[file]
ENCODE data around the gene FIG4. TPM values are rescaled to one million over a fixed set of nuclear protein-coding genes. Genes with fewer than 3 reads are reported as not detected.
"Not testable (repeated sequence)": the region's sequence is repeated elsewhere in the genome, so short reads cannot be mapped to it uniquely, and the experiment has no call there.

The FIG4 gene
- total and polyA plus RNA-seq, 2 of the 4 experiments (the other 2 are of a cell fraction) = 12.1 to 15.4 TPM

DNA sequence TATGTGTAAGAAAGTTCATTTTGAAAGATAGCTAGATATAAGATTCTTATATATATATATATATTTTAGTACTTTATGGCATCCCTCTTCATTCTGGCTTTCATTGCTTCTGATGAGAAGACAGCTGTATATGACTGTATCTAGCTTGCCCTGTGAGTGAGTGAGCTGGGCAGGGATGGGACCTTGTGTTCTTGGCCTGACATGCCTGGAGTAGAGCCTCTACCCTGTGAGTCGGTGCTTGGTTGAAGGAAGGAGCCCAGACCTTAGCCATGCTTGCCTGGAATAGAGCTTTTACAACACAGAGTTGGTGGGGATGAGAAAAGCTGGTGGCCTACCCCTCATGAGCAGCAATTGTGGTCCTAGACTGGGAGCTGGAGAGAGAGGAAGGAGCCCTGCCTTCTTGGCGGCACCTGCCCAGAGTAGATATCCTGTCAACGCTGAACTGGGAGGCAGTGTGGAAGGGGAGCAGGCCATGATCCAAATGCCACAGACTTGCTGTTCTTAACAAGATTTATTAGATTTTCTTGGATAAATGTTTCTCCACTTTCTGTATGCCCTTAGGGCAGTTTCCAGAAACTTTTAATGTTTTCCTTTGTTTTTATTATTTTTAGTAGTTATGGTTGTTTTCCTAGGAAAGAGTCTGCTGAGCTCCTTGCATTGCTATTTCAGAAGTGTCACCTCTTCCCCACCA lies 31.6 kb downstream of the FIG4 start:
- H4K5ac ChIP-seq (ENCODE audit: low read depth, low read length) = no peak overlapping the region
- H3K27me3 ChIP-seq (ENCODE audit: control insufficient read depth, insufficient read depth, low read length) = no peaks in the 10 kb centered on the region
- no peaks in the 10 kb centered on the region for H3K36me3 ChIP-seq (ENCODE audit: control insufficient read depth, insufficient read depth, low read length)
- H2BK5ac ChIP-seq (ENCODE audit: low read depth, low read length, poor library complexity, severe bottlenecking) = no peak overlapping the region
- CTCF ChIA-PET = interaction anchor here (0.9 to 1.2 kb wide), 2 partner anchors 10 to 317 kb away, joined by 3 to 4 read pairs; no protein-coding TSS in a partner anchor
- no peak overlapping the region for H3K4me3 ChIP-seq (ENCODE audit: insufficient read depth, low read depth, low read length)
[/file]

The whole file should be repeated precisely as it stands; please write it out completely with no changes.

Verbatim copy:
ENCODE data around the gene FIG4. TPM values are rescaled to one million over a fixed set of nuclear protein-coding genes. Genes with fewer than 3 reads are reported as not detected.
"Not testable (repeated sequence)": the region's sequence is repeated elsewhere in the genome, so short reads cannot be mapped to it uniquely, and the experiment has no call there.

The FIG4 gene
- total and polyA plus RNA-seq, 2 of the 4 experiments (the other 2 are of a cell fraction) = 12.1 to 15.4 TPM

DNA sequence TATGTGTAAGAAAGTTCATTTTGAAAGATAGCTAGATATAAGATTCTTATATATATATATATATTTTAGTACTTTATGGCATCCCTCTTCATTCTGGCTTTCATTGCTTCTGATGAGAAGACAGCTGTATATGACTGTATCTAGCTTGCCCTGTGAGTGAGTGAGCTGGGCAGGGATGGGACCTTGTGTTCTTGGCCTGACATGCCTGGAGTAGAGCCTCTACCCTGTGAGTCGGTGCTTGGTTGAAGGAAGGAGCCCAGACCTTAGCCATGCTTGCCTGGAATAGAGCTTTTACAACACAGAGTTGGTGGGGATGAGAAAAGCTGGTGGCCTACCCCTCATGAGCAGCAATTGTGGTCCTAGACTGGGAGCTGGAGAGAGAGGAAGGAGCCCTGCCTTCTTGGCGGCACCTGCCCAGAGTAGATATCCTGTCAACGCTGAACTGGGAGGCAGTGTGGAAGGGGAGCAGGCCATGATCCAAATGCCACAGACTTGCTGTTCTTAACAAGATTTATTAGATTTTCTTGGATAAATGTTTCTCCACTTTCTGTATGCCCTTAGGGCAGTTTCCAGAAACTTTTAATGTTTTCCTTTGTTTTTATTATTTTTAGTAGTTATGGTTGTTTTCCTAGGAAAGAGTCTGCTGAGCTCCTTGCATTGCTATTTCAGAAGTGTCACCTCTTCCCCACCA lies 31.6 kb downstream of the FIG4 start:
- H4K5ac ChIP-seq (ENCODE audit: low read depth, low read length) = no peak overlapping the region
- H3K27me3 ChIP-seq (ENCODE audit: control insufficient read depth, insufficient read depth, low read length) = no peaks in the 10 kb centered on the region
- no peaks in the 10 kb centered on the region for H3K36me3 ChIP-seq (ENCODE audit: control insufficient read depth, insufficient read depth, low read length)
- H2BK5ac ChIP-seq (ENCODE audit: low read depth, low read length, poor library complexity, severe bottlenecking) = no peak overlapping the region
- CTCF ChIA-PET = interaction anchor here (0.9 to 1.2 kb wide), 2 partner anchors 10 to 317 kb away, joined by 3 to 4 read pairs; no protein-coding TSS in a partner anchor
- no peak overlapping the region for H3K4me3 ChIP-seq (ENCODE audit: insufficient read depth, low read depth, low read length)